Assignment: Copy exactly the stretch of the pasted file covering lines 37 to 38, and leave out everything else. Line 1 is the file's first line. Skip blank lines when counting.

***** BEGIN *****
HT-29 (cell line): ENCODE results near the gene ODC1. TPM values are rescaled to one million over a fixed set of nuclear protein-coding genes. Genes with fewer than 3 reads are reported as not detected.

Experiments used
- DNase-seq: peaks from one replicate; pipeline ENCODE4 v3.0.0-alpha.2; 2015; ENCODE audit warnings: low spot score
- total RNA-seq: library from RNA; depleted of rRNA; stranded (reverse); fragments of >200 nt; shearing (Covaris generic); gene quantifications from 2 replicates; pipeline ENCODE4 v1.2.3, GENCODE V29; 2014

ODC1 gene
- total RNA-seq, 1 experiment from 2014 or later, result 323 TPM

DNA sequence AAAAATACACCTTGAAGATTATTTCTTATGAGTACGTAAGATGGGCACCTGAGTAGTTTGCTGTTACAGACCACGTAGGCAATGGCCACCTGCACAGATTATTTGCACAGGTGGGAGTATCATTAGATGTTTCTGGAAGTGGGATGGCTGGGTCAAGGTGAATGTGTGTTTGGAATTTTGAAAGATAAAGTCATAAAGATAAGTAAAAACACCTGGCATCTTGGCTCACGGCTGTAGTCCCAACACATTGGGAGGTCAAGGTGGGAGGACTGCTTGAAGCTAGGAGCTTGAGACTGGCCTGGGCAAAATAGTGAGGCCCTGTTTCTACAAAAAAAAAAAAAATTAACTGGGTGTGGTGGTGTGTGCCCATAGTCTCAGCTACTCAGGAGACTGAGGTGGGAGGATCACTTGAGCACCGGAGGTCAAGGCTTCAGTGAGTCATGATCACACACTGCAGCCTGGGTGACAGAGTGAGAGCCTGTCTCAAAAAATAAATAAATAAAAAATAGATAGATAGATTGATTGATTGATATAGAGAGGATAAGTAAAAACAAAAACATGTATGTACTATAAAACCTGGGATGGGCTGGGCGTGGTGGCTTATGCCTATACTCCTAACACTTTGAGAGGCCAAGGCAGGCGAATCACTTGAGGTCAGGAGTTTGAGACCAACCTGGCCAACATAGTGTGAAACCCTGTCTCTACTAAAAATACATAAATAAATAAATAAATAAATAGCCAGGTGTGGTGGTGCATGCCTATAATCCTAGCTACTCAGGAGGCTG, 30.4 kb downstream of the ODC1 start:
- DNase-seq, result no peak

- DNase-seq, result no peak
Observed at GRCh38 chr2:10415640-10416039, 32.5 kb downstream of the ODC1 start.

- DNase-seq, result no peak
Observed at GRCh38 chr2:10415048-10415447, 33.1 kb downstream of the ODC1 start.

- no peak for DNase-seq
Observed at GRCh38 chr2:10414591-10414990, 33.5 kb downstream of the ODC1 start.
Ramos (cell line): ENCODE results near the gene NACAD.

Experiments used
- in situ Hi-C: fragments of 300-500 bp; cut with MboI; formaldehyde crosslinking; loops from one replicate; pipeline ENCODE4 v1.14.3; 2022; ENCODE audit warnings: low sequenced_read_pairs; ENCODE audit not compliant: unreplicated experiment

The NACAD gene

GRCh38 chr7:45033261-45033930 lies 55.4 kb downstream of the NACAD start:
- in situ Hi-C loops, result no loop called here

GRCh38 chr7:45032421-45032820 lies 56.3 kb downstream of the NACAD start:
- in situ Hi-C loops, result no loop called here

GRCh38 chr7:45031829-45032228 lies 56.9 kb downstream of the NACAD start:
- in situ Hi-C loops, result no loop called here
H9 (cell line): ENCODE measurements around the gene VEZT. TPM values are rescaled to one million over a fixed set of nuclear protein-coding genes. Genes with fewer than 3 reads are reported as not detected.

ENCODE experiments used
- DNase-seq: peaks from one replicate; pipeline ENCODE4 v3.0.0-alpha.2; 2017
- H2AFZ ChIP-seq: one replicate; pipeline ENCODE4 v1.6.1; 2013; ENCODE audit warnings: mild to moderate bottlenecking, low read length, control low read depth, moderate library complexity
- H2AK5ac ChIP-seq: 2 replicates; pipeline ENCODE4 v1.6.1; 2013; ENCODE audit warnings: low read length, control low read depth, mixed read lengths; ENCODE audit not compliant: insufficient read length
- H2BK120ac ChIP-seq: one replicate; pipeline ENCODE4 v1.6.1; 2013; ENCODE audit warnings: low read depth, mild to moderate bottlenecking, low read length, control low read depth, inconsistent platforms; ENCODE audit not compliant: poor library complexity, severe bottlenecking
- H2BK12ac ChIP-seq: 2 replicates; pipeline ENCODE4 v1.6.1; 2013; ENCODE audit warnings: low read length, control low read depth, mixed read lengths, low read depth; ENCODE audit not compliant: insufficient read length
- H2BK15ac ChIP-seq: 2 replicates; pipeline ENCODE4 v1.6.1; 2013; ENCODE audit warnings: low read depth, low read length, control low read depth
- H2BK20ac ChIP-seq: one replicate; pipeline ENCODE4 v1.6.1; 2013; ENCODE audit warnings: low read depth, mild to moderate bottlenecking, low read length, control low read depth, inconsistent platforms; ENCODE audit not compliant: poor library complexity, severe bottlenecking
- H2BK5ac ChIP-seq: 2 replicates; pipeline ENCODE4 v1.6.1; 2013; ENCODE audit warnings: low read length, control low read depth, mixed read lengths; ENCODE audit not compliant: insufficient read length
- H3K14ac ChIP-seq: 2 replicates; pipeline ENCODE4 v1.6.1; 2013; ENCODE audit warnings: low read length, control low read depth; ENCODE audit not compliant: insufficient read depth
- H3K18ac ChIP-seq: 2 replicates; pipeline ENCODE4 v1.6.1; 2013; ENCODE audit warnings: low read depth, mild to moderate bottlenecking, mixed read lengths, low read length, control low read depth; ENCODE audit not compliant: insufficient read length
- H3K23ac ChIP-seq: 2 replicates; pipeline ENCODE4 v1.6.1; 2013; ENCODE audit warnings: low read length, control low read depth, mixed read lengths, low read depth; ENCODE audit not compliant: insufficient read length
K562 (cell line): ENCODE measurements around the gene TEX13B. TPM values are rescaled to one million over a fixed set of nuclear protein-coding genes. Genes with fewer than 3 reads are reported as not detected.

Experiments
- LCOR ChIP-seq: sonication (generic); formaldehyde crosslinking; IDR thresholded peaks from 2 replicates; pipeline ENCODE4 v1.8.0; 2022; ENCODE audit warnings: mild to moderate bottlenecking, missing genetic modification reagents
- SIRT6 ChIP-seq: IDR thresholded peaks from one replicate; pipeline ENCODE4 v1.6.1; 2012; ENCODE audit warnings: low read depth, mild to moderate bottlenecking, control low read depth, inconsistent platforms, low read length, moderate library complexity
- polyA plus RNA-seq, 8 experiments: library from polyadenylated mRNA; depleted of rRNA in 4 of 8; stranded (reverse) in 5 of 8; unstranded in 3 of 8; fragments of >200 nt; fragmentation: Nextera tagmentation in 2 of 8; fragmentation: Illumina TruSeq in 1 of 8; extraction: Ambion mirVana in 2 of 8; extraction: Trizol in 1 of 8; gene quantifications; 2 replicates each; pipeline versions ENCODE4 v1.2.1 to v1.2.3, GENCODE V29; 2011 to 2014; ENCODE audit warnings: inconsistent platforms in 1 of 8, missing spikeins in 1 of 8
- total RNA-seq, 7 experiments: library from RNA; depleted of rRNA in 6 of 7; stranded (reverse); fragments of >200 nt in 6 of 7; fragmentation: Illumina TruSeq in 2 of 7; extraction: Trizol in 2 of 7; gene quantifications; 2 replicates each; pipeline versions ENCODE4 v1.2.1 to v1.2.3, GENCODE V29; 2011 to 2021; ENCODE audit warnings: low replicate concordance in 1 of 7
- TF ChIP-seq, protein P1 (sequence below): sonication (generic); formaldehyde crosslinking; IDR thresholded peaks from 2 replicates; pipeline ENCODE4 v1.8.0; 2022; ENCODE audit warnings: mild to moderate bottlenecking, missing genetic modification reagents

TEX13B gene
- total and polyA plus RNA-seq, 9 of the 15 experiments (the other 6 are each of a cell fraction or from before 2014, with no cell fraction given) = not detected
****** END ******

- H3K23ac ChIP-seq: 2 replicates; pipeline ENCODE4 v1.6.1; 2013; ENCODE audit warnings: low read length, control low read depth, mixed read lengths, low read depth; ENCODE audit not compliant: insufficient read length
K562 (cell line): ENCODE measurements around the gene TEX13B. TPM values are rescaled to one million over a fixed set of nuclear protein-coding genes. Genes with fewer than 3 reads are reported as not detected.